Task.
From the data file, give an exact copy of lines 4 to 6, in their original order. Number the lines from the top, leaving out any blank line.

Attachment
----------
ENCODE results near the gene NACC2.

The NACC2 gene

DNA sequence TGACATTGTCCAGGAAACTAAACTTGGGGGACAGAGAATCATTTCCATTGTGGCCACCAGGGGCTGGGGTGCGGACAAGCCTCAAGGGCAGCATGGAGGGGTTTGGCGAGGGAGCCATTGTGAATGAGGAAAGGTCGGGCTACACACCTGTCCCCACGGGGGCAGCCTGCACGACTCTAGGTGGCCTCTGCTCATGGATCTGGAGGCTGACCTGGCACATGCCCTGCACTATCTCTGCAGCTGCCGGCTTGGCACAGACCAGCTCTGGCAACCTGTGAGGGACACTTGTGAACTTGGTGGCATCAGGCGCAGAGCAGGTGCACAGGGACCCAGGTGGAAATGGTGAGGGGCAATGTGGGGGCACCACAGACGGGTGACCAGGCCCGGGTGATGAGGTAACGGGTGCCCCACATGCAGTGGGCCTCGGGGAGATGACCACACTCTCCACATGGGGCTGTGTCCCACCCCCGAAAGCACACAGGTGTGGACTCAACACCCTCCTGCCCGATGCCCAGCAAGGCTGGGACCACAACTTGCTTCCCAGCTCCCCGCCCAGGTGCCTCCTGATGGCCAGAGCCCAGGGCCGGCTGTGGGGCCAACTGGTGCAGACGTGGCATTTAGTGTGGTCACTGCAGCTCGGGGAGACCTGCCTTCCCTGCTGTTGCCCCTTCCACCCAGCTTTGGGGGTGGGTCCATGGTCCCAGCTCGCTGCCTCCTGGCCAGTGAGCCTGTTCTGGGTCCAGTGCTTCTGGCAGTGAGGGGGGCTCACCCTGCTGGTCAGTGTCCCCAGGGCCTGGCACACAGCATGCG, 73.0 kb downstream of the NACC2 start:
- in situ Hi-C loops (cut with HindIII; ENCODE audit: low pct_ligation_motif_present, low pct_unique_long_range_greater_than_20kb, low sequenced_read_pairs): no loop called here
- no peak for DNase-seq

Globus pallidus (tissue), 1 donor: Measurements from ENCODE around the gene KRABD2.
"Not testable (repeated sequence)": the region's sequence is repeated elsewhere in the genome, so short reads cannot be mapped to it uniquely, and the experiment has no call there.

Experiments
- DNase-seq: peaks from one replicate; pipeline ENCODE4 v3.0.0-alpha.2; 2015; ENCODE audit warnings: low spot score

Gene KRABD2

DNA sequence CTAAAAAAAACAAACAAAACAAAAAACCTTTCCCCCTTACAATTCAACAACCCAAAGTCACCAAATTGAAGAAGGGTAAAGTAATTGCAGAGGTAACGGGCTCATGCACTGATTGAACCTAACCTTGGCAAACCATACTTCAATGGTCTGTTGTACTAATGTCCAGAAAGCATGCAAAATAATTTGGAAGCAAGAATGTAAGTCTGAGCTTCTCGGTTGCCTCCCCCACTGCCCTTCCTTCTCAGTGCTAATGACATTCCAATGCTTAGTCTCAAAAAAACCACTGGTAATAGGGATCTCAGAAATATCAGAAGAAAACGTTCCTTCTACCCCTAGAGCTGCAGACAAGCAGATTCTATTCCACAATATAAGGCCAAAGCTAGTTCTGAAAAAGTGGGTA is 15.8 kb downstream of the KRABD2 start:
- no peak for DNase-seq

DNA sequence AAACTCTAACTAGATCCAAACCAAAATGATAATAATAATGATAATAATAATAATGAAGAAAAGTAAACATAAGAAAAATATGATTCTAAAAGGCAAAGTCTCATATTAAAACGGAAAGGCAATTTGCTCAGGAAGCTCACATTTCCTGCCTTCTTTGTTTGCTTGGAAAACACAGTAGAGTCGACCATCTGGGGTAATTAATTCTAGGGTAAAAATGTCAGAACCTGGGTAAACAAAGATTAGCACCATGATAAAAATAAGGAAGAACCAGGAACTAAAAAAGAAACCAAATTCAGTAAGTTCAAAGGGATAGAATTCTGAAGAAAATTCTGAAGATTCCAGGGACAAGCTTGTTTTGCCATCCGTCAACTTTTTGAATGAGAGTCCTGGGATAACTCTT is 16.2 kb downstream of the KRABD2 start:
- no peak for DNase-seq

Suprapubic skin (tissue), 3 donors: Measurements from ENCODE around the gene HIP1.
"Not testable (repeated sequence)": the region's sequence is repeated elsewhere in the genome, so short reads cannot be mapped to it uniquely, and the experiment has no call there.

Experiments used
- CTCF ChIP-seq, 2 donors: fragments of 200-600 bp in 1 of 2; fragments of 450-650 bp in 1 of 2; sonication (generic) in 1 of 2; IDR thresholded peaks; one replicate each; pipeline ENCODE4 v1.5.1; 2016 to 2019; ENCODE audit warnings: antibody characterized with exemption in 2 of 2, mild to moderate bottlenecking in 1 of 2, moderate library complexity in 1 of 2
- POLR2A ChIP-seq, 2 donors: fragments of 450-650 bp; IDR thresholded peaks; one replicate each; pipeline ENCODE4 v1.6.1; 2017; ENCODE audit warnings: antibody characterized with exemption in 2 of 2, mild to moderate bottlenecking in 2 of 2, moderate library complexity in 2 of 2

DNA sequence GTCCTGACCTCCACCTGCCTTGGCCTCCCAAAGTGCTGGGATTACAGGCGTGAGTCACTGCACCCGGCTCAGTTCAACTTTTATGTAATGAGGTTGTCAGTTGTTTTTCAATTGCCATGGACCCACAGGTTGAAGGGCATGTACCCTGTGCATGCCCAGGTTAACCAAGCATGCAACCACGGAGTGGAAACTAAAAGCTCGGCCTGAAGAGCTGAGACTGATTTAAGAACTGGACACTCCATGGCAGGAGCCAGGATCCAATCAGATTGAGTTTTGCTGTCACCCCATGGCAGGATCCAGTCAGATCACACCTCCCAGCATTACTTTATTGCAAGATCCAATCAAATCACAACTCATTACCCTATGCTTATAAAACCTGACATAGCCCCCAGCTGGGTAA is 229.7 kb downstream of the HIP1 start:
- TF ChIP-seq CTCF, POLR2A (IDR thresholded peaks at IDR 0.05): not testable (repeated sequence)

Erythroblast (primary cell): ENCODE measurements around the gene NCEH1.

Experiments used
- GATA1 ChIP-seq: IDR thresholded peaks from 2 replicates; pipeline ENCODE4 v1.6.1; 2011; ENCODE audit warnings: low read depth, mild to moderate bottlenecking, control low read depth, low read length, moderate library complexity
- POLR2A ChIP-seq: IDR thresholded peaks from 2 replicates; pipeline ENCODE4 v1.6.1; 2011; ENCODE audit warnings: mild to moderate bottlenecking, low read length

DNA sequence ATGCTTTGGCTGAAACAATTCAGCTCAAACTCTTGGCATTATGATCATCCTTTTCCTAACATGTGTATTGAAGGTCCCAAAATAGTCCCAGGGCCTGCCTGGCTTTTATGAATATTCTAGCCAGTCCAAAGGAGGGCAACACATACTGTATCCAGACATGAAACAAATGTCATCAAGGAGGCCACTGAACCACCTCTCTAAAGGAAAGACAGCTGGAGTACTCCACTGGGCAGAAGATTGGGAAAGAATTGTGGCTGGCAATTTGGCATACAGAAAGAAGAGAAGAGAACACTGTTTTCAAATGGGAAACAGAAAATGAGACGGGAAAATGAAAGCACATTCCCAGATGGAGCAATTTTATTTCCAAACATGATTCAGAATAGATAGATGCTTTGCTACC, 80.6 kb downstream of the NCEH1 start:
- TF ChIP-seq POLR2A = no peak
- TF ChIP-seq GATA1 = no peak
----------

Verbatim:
- in situ Hi-C loops (cut with HindIII; ENCODE audit: low pct_ligation_motif_present, low pct_unique_long_range_greater_than_20kb, low sequenced_read_pairs): no loop called here
- no peak for DNase-seq

Globus pallidus (tissue), 1 donor: Measurements from ENCODE around the gene KRABD2.